Remember the ubiquity of that image? Well, news of a BP settlement related to the Deepwater Horizon disaster, that enormous oil spill that dominated headlines for much of 2010, is slowly leaking this morning. Sources are reporting it could be the biggest criminal penalty, well, ever. The morning papers didn’t catch the news, but now you know which story journalists are chasing for tomorrow’s edition. Meanwhile, America’s most salacious sex scandal in who knows how long was benched today by Canadian newspapers, who reminded us that there are more important things to worry about. The alarming escalation of hostilities on the Gaza Strip dominated front pages of the two national papers, an indication to readers that, yes, things aren’t hunky dory in the Middle East. The Globe also reserved a big chunk of its third page to yesterday’s austerity protests all over Europe. The ever-deepening Petraeus saga is surely worth investigating, but mornings like this morning really prove how much of a circus the whole thing’s become.
What’s above the fold this morning?
The Globe and Mail leads with the rising tensions between Israelis and Palestinians on the Gaza Strip. The National Post fronts the same story, focusing on the Israeli’s “clear message.” The Toronto Star goes above the fold with a Toronto barbershop that refused service to a woman. The Ottawa Citizen leads with Syria’s apparent ignorance of Canadian-imposed sanctions. iPolitics fronts the potential for a new administrator of the Experimental Lakes Area. National Newswatch showcases a Halifax Chronicle Herald story about former prime minister Brian Mulroney’s speech at St. Francis Xavier University.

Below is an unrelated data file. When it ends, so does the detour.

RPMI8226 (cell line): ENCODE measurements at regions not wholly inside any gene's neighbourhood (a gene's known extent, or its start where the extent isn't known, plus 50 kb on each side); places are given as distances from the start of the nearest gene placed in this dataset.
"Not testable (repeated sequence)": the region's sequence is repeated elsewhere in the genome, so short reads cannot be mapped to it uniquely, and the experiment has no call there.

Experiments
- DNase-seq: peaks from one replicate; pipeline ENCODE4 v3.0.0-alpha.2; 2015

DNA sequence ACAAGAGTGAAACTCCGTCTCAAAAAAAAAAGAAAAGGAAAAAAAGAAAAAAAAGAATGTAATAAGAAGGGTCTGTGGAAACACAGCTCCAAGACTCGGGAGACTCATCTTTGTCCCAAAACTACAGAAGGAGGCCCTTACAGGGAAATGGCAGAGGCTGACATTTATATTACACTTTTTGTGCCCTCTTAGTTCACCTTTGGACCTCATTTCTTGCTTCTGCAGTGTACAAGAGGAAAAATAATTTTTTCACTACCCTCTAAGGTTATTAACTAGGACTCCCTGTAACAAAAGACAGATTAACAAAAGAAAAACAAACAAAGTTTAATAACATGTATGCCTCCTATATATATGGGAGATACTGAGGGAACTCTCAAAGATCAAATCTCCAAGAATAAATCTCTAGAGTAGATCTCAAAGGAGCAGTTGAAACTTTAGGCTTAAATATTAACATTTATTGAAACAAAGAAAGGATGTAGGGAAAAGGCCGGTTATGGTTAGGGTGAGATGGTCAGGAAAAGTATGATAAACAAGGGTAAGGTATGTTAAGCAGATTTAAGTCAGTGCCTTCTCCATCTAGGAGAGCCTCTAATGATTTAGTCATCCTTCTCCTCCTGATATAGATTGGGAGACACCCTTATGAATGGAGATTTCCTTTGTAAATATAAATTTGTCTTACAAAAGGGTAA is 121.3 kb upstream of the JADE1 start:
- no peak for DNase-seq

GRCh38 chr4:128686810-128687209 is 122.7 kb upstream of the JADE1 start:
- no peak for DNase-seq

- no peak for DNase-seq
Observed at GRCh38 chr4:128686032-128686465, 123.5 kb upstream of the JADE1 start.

Stories that will be (mostly) missed
|1. Ethnic media. The federal government has spent almost $750,000 over three years on monitoring ethnic media, a move officials say owes to the growing influence of non-mainstream sources.||2. Quebec pipeline. The environment minister in Quebec says the province won’t allow Alberta crude to pass through its borders if the oil poses an environmental hazard.|
|3. Torture complaint. Four men who say they were tortured in Afghanistan and at Guantanamo Bay are telling the UN Canada should have prosecuted George W. Bush for war crimes.||4. Veterans’ privacy. A group of veterans wants the federal solicitor-general to investigate whether or not the veterans’ ombudsman should have passed on files to Canada’s privacy commissioner.|
Thursday, November 15, 2012